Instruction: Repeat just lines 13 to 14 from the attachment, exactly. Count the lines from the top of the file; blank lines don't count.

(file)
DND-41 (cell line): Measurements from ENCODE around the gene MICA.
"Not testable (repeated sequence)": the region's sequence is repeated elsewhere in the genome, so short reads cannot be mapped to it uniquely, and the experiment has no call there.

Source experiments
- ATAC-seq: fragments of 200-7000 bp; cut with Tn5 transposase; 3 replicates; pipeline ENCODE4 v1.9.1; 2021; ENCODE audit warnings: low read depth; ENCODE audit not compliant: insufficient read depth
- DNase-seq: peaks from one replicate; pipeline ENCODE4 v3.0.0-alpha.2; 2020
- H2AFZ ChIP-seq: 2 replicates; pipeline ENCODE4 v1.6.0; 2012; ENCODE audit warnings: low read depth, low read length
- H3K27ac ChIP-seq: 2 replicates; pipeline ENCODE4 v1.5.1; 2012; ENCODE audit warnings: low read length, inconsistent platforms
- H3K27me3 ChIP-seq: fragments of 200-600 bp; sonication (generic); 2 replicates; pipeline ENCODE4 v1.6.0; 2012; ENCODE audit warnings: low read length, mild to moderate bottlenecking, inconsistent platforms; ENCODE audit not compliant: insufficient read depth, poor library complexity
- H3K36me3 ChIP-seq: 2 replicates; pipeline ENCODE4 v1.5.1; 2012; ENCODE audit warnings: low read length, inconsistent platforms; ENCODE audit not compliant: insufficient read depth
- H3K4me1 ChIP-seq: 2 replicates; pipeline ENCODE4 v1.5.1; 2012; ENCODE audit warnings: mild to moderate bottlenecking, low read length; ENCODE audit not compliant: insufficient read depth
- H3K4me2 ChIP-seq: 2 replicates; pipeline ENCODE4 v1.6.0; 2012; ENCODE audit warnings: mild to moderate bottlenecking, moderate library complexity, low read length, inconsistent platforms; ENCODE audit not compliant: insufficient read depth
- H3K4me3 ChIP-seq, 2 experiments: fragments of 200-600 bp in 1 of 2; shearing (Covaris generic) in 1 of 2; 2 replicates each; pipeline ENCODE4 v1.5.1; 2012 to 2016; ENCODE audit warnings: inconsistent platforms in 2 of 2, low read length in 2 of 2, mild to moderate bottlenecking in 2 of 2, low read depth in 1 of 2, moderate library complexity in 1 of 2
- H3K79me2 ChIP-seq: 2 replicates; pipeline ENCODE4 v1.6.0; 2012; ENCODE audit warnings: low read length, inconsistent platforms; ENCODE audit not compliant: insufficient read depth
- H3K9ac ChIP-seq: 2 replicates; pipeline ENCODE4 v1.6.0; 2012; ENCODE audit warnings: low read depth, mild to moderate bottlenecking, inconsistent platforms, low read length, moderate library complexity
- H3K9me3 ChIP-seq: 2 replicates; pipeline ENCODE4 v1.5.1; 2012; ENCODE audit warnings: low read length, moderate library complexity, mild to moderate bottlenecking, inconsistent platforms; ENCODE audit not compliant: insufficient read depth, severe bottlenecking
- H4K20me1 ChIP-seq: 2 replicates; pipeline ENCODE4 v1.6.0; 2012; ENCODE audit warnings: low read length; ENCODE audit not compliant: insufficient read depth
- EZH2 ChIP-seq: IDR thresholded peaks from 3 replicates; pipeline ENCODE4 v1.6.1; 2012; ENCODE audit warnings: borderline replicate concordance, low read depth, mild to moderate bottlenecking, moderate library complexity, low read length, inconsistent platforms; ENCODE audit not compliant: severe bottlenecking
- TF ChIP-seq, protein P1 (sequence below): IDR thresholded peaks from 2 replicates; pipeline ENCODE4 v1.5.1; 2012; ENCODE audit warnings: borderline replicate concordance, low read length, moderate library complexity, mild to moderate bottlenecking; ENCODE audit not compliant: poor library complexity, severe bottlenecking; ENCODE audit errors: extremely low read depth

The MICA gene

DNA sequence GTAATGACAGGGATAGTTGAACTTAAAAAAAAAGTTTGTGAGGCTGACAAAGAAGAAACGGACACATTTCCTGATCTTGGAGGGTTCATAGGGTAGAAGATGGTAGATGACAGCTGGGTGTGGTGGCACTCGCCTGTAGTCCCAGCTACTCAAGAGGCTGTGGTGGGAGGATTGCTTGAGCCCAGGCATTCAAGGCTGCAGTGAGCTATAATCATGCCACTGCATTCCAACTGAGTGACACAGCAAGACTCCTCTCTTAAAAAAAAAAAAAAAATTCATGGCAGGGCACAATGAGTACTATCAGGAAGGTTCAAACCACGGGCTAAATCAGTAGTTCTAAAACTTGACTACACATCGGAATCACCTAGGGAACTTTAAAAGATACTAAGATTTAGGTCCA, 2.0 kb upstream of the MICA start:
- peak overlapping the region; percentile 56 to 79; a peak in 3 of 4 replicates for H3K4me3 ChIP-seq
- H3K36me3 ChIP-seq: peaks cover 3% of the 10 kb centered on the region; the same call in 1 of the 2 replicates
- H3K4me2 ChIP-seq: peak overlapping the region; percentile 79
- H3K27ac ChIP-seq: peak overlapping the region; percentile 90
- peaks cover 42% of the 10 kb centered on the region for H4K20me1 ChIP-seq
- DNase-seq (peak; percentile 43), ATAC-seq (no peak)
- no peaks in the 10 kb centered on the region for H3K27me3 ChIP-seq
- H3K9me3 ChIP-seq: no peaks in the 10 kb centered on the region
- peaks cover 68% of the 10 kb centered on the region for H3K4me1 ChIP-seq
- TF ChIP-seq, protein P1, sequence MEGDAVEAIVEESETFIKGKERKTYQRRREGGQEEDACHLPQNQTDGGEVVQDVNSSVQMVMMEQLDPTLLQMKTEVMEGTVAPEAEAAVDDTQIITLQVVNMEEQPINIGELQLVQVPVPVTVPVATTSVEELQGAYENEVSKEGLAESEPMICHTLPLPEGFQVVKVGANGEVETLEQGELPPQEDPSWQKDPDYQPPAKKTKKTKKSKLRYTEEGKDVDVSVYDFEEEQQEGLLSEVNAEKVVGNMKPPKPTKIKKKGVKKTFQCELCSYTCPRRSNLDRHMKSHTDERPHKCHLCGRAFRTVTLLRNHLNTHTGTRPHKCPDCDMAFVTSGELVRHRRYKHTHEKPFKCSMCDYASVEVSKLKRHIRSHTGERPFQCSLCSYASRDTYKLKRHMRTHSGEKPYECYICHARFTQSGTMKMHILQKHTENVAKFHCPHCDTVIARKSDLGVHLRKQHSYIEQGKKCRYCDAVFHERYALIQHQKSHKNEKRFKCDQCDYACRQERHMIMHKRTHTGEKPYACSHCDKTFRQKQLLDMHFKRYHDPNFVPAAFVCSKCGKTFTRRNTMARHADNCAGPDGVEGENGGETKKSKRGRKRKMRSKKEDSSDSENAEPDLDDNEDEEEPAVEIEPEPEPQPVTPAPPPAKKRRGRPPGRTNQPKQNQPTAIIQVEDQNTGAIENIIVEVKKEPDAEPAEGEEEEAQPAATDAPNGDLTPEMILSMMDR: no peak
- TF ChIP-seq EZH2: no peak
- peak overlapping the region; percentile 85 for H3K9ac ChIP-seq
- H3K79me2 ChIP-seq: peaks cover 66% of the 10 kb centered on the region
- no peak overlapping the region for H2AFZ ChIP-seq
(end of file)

- H3K79me2 ChIP-seq: 2 replicates; pipeline ENCODE4 v1.6.0; 2012; ENCODE audit warnings: low read length, inconsistent platforms; ENCODE audit not compliant: insufficient read depth
- H3K9ac ChIP-seq: 2 replicates; pipeline ENCODE4 v1.6.0; 2012; ENCODE audit warnings: low read depth, mild to moderate bottlenecking, inconsistent platforms, low read length, moderate library complexity